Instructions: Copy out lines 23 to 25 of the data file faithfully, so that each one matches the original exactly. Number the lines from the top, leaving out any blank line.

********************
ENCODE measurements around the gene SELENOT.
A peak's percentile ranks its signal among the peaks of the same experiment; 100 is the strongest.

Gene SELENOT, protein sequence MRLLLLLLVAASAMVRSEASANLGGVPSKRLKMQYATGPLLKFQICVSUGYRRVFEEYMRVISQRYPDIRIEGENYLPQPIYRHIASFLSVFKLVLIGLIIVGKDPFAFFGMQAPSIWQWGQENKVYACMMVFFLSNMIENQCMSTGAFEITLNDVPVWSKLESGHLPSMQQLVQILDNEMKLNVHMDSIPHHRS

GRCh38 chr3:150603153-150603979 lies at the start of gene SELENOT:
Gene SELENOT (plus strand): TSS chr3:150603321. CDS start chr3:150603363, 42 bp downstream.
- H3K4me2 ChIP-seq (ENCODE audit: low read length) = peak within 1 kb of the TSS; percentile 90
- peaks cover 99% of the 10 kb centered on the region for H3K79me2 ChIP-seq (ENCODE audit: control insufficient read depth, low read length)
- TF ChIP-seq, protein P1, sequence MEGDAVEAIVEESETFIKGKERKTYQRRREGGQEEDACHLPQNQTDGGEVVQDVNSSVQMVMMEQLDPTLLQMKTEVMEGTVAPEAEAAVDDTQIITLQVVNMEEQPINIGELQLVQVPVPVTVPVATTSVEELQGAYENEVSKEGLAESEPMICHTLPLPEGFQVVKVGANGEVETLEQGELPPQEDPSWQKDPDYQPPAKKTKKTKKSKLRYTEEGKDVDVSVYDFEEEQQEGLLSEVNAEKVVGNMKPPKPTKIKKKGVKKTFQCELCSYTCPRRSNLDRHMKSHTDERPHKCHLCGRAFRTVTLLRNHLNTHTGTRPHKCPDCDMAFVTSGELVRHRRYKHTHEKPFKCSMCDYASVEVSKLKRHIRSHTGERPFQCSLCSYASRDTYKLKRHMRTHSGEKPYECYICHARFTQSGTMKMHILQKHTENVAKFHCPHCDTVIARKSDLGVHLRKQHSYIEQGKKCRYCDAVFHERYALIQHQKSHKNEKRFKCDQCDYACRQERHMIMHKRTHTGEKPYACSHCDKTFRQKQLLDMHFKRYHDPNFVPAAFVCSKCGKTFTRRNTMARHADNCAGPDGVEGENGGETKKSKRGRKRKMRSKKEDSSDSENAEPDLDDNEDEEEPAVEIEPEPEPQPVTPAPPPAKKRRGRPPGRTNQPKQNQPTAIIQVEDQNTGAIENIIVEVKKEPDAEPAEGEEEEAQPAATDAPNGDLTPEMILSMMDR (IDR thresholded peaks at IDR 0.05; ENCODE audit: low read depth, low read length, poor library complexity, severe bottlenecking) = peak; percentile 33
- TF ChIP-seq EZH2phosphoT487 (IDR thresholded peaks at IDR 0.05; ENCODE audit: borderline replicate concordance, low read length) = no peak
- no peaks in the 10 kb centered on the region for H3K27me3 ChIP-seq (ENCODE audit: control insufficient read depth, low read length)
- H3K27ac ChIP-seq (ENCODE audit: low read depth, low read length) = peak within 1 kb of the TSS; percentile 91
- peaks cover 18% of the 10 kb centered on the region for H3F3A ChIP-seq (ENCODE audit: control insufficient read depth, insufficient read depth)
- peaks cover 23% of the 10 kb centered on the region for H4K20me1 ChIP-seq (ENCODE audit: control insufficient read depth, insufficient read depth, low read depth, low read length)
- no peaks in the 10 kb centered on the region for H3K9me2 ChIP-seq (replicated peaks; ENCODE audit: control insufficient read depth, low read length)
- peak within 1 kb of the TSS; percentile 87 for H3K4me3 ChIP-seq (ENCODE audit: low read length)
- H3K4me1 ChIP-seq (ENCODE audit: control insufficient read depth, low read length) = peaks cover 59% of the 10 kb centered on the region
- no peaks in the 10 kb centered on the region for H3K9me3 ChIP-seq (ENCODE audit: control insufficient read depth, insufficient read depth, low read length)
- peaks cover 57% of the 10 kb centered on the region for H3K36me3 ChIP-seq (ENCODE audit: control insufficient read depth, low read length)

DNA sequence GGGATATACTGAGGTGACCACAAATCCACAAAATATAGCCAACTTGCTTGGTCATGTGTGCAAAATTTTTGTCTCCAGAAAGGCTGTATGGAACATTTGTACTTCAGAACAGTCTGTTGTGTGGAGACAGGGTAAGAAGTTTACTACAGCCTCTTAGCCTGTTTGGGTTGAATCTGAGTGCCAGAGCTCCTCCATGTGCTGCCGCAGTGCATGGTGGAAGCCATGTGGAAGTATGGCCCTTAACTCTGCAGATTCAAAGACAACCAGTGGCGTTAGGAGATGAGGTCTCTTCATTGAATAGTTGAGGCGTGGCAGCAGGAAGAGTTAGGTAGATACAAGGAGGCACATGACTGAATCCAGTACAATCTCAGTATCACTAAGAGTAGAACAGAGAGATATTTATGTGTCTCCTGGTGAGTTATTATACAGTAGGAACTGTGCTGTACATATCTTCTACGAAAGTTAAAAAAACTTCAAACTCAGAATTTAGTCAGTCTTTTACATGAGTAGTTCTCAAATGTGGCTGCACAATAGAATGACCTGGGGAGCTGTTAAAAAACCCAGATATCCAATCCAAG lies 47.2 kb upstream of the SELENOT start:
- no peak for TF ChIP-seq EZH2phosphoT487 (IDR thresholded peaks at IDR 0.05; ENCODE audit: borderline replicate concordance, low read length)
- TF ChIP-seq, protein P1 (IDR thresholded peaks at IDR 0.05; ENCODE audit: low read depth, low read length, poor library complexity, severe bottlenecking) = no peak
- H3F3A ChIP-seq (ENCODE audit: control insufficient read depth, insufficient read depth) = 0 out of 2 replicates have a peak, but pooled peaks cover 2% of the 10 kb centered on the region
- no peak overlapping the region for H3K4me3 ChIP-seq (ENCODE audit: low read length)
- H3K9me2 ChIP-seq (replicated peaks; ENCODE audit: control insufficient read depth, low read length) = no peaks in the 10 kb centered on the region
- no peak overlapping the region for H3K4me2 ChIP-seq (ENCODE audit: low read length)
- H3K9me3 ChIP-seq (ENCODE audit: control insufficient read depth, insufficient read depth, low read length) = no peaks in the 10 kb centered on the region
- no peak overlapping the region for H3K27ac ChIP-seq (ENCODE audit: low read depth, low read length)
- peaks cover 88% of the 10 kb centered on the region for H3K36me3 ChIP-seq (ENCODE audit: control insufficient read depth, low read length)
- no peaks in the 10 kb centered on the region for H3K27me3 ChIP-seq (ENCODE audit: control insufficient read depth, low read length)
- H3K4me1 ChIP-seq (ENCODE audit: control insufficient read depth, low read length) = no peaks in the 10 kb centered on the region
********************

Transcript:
- no peak overlapping the region for H3K4me3 ChIP-seq (ENCODE audit: low read length)
- H3K9me2 ChIP-seq (replicated peaks; ENCODE audit: control insufficient read depth, low read length) = no peaks in the 10 kb centered on the region
- no peak overlapping the region for H3K4me2 ChIP-seq (ENCODE audit: low read length)